The “This Agreement and Its Terms Must Be Kept Confidential” Clause: Seven Points to Ponder

Published on July 7th, 2015 by Alan L. Sklover

“I never understood why Clark Kent was so hell bent on keeping Lois Lane in the dark.”

– Audrey Niffenegger

ACTUAL “CASE HISTORY: Many employment-related agreements contain a clause in them that say, in one set of words or another, “You agree to keep the existence of this agreement, and the terms of this agreement, confidential.” Most commonly we see such clauses in (i) employment agreements, (ii) severance agreements, (iii) retention agreements, and (iv) bonus agreements (most commonly sign-on bonuses.)

What’s the purpose of the clause? This clause is most commonly inserted into agreements when in two situations: (a) when the employer does not want other employees to know that you received “special treatment,” in fear that the other employees will want the same “special treatment,” or (b) when the employer does not want you to find out that other employees received much better treatment than you are getting, in fear you will ask for what they received. If what you received, is kept secret, then no one will know the difference.

LESSON TO LEARN: It is always best for employees to “understand the game being played,” because “Forewarned is forearmed,” “Knowledge is power,” and “It’s good to know a lawyer.” If you encounter this contract clause, you would best served if you were aware of certain points, exceptions, and possible ramifications. Here they are.

WHAT YOU CAN DO: If you encounter the “You must keep the existence of this agreement, and the terms of this agreement, confidential,” in an agreement you are given to sign, bear these seven points in mind: Continue Reading. . .

Sklover’s Thought for the Work Week

Published on July 6th, 2015 by Alan L. Sklover

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“What is a weed? A plant whose virtues have not yet been discovered.”

– Ralph Waldo Emerson

Now here is a thought that combines the practical, the philosophical, the medical, the scientific, the environmental and the spiritual. And this thought seems to apply to work, as well. Don’t be dismissive; do be inquisitive. What you don’t appreciate – and those you don’t appreciate – upon closer examination and upon inquiry, may just be precisely what you most want and need.”

© 2015 Alan L. Sklover. All Rights Reserved

[If you would like to contribute a favored quote, saying or proverb, please submit it to us at info@SkloverWorkingWisdom.com].

Independence Day

Published on July 4th, 2015 by Alan L. Sklover

“The bravest things we do in our lives are usually known only to ourselves.”

– Peggy Noonan

You might not have thought about it, but Lady Liberty always stands by herself. The quest to be free, and to help others be free, is first and foremost an internal quest. When my mother was a child, she arrived in New York harbor on a boat, and she no doubt saw Lady Liberty standing there, all by herself. At that moment, I’m certain my mother felt less alone. Just as Lady Liberty does each day, so, too, can each of us do something – however small – to help someone be free: free from hunger, free to express his or herself, free to pray (or not to pray) in any way they want to, and to be free from fear. Go ahead, lift a torch to someone. Enjoy your freedom to do so.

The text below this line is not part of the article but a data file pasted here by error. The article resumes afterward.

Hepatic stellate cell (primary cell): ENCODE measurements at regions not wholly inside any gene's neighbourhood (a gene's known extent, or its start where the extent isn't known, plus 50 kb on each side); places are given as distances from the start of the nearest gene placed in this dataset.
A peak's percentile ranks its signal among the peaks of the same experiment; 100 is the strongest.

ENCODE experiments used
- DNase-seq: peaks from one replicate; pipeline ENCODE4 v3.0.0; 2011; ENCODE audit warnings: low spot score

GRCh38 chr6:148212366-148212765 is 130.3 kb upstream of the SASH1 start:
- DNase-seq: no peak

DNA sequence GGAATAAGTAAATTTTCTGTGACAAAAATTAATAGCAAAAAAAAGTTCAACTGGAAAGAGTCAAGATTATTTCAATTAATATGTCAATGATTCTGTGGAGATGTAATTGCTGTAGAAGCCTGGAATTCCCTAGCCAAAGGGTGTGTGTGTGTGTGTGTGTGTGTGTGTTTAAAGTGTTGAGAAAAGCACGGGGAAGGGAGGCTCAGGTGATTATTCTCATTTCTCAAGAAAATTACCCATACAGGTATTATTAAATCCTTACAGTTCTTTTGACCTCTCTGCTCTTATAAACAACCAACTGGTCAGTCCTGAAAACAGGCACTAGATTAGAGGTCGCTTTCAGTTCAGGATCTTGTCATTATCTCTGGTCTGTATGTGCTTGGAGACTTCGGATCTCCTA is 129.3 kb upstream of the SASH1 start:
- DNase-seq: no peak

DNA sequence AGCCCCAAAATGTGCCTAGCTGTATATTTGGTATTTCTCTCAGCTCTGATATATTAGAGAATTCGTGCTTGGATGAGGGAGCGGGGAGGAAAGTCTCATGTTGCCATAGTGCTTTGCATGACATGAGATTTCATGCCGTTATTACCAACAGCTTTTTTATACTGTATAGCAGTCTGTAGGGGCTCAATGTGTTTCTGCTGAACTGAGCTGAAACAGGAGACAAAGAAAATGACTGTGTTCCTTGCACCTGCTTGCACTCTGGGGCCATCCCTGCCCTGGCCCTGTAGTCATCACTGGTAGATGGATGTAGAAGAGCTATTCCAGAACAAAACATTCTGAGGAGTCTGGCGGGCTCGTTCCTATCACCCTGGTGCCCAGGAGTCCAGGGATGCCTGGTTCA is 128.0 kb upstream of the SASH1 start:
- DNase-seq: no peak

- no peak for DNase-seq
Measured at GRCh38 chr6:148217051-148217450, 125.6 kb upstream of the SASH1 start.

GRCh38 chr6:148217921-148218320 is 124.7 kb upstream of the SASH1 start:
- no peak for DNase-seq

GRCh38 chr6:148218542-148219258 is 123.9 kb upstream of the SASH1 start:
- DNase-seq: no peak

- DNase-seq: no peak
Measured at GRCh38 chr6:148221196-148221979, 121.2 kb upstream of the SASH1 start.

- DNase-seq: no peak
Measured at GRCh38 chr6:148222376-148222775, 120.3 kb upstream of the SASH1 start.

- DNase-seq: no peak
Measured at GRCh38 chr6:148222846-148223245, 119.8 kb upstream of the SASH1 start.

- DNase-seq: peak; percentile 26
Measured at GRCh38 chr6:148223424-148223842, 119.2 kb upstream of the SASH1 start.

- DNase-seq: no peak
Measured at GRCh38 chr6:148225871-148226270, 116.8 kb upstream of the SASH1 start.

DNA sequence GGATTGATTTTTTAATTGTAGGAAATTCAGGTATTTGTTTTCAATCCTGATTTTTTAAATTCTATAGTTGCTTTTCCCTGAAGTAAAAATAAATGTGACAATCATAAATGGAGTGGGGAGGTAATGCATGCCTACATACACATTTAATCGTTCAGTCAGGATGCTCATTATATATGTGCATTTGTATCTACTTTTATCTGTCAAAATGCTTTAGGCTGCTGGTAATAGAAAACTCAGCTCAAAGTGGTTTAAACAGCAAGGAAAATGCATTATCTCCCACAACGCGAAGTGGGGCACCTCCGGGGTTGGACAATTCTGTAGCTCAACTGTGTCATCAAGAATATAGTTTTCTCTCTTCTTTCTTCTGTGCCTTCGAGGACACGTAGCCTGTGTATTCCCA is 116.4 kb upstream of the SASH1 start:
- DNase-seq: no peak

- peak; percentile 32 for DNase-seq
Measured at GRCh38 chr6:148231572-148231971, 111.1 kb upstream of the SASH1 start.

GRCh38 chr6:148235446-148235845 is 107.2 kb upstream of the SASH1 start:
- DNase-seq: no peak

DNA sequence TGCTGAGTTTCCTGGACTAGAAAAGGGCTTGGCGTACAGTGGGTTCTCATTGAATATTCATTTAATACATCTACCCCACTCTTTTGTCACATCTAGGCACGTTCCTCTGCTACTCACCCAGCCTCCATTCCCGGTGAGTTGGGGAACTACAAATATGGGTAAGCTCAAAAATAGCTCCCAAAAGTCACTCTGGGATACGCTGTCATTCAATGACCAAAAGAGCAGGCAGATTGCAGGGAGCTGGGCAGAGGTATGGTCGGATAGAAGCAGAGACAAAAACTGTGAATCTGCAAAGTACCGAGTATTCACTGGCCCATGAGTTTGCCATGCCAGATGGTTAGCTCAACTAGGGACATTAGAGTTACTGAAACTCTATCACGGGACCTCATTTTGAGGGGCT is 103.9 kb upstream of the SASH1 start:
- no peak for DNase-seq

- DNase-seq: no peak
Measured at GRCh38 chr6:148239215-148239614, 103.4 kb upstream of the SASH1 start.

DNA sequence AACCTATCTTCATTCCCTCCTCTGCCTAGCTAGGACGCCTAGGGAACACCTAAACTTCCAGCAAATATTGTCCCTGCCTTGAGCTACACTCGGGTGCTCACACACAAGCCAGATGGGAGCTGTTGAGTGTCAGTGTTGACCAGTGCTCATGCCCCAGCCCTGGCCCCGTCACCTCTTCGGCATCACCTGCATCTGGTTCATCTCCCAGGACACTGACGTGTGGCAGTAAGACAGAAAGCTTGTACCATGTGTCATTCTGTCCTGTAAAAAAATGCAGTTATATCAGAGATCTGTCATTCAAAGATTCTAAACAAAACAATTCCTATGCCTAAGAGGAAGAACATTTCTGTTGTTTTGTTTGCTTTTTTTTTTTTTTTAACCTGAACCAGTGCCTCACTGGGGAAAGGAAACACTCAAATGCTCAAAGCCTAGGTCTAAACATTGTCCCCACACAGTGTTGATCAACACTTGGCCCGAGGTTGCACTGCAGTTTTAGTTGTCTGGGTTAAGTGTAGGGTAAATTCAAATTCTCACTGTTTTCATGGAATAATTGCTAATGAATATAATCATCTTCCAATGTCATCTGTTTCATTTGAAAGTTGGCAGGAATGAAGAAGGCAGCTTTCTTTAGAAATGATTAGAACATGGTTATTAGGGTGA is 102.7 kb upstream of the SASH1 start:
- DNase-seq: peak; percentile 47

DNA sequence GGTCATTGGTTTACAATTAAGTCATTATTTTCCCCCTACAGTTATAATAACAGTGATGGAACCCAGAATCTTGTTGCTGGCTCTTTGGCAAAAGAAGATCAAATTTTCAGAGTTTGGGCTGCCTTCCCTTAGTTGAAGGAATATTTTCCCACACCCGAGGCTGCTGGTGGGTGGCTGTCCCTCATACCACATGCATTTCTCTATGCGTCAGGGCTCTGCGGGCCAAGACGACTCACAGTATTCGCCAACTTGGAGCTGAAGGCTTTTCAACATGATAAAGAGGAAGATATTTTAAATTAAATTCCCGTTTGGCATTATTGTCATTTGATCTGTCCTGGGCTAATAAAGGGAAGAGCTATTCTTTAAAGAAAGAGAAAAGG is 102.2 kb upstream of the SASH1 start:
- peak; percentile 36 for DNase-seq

That’s what our blog efforts are all about. On behalf of all of us at SkloverWorkingWisdom we wish you a happy and safe 4th of July.

© 2015 Alan L. Sklover. All Rights Reserved

“Can I decline a job offer I already accepted without ‘burning bridges?‘”

Published on July 1st, 2015 by Alan L. Sklover

Question: Please, Alan, I want to know how to write a resignation letter to a new employer who made me a job offer. I accepted it, but before I started the new job, when I resigned, my present boss gave me the same package to stay.

I want to keep on good terms with this company that gave me a job offer, and get consideration if this employer has a new job opening in the future.

Kimaryo
Dar Es Salaam, Tanzania

Answer: Dear Kimaryo: I understand your predicament, in fact, I was once in your situation, myself several years ago, as a younger lawyer. And because I have been an employer for over 30 years, I have been on the “other side” also. While you cannot be certain that the employer whose offer you accepted, and are now declining, will consider you for other jobs in the future, you can do your best to achieve that result. Nothing is guaranteed, except that if you do your best, that is the best you can do.
Continue Reading. . .

Sklover’s Thought for the Work Week

Published on June 29th, 2015 by Alan L. Sklover

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“In the end, it’s all about love and work, isn’t it?”

– Charlie Rose

When I recently heard Charlie Rose say this, it struck me how much our daily work defines us, and that work may just be right up there with the quest for love in our lives. And it makes no difference whether you are a media executive, a waitress in a coffee shop, or a brain surgeon. New love and new work uplift us; loss of love and loss of work “downsize” us all. Whether we know it or not, “making a living” is a large part of “making a life.”

© 2015 Alan L. Sklover. All Rights Reserved

[If you would like to contribute a favored quote, saying or proverb, please submit it to us at info@SkloverWorkingWisdom.com].

Alan L. Sklover

Alan L. Sklover

Employment Attorney
and Career Strategist
for over 30 years

Job Security and Career Success now depend on knowing how to navigate and negotiate to gain the most for your skills, time and efforts. Learn the trade secrets and 'uncommon common sense' of Attorney Alan L. Sklover, the leading authority on "Negotiating for Yourself at Work™".

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